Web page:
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Grassley warns Trump may be 'pulling the rug out' from those helping him on immigration

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DHS Secretary Kirstjen Nielsen’s resignation comes amid President Donald Trump’s frustration over a spike in border crossings. Her departure could add difficulties for a president determined to implement his own hardline immigration policies. (April 8)
AP, AP

WASHINGTON – The most senior Republican member of the Senate warned President Donald Trump on Monday that he might be “pulling the rug out from the very people that are trying to help him” when it comes to achieving his immigration goals. 

Iowa Sen. Chuck Grassley said during an interview with Fox News that he was “very surprised” by the resignation of Homeland Security Secretary Kirstjen Nielsen on Sunday after “everything seemed to have gone smoothly” since reports late last year that Trump was on the verge of firing her.

On Monday, another top DHS official departed when the White House announced the removal of Secret Service Director Randolph “Tex” Alles, and last week Trump withdrew the nomination of Ronald Vitiello, who was expected to become the new director of Immigration and Customs Enforcement. 

Grassley expressed confidence in the “very qualified” Customs and Border Protection Commissioner Kevin McAleenan, whom Trump said would become the acting head of DHS when Nielsen leaves her post on Wednesday. And he said “the president has a right to have whoever he wants” in the post.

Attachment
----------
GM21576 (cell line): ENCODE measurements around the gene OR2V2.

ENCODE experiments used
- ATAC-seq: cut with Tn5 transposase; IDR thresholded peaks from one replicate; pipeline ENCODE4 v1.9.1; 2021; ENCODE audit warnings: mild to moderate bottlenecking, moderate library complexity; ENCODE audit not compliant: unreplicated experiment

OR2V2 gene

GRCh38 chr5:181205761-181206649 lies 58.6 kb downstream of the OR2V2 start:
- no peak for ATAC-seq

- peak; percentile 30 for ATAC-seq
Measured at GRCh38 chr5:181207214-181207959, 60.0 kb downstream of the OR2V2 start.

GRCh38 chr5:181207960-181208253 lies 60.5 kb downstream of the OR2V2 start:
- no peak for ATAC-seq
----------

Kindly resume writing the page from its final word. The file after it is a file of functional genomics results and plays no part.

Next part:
3 things to know: The ‘crisis’ at the border and in Trump’s Homeland Security Department

White House departures: Who’s been fired and who resigned

But Grassley said he was “worried about what I have seen further down the bureaucracy like in the immigration service.” He was particularly concerned about reports that Lee Francis Cissna, director of United States Citizenship and Immigration Service, and his policy director, Kathy Nuebel Kovarik, could also be the next ones out amid what many are characterizing as a “purge” within DHS. 

“It would be a real mistake” to “fire good people like that,” Grassley told Fox News on Monday. He said Cissna had served on his staff for three years and that he worked with Nuebel Kovarik for 17 years. 

“Those are good public servants,” Grassley told The Washington Post earlier Monday, adding that he was “very, very concerned” about the reports regarding Cissna. “Besides the personal connection I have with them and the qualifications they have, they are the intellectual basis for what the president wants to accomplish in immigration.” 

A number of media reports have said White House adviser Stephen Miller is driving the shakeup within the DHS and is encouraging Trump’s desire to appoint people who will apply “tougher” immigration policies. 

More: Donald Trump said wind turbines cause cancer. Chuck Grassley called that ‘idiotic.’

When asked about Miller, Grassley told the Post, “I think it would be hard for him to demonstrate he’s accomplished anything for the president.”